On Cal Newport’s “Deep Work”
This book feels out of touch with reality. Many of my criticisms boil down to the manichaeist distintion between deep versus shallow. At some point, deep work is compared to a pursue of the sacred or, in an equally bold claim, pursue of meaning. It uses “sacred” in a narrow, academic-sense of the world, but still carries the nobility of the depth, specially when compared to the sad word “shallow”.
It does acknowledge that some jobs require different levels of availability. Still, instead of discussing how this great intellectual goal could possibly be reached in different ways, it just assumes that some people’s jobs are inherently incompatible with the “deep work” concept. It frequently uses the term “knowledge work” and constantly references the academic lifestyle as one adequate place for the flourishing of “deep work”.
It does not, however, note that even academics may struggle with finding a place and/or time to perform whichever modality of “deep work” the author suggests. The underlying assumption here is, therefore, that for academic and other knowledge-based environments, a focused work is strictly a matter of choice.
How hurtful is this line of thinking for people that cannot focus in a single thing? Take, for instance, the examples where the “deep-worker” cited would spend days out of reach. For these (mainly white and male) examples, there would be a woman to perform the house chores, or a secretary that would respond the mails. If we focus on these new, hidden characters, it is safe to assume that they cannot possibly have the same opportunity of deep work. Considering the juxtaposition of deep-versus-shallow, these people are doomed to accomplish less valuable work. Even worse, to be deprived from the noble search for meaning.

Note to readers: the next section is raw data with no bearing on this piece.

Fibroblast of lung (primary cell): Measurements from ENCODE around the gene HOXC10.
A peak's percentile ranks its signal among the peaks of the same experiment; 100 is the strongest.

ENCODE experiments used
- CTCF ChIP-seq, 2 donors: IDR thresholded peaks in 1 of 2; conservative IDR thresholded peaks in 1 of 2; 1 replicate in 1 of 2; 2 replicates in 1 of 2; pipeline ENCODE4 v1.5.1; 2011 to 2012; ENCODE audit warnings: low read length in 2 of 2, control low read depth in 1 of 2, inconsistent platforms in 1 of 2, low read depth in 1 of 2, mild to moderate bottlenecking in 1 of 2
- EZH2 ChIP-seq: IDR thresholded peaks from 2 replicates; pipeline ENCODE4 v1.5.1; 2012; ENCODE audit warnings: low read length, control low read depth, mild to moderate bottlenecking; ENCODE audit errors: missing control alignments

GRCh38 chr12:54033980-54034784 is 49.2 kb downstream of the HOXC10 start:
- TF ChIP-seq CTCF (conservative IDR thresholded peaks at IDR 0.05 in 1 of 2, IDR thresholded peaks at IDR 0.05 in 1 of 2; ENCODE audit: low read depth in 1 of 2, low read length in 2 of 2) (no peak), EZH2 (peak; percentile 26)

There is also a confusion around the idea of grand-gesture: I am sure the author just meant “grand spending of money”, althought there is no sign of this realization from his part. It is a symptom of a general issue detectable in his thesis as a whole; mostly carried out based on personal anedoctes and examples from his friends and celebrities rather than actual research with a considerable data sample. Contrast, for instance, with the similar, but research-driven “The Power of Habit” by Charles Duhigg.
The tone-deafness of the whole concept made the experience of reading this book simply unnerving. I understand that not every piece of written work should cover social aspects all the time, but when you are so confident that you have found an idea that is general enough to be shared to the world in a book intended to a broad audience, it should be a rule of thumb to evaluate whether the narrative only makes sense to a selected fraction of the population - one that mirrors oneself.
This goes beyond my own opinions. We may merge the above points with actual data on the gender, class, and race imbalance in certain types of work and the amount of time spent in housework for each of these segments. The conclusion is univoque: satisfying and world-changing work possibilities is reserved for the deep…ly privileged.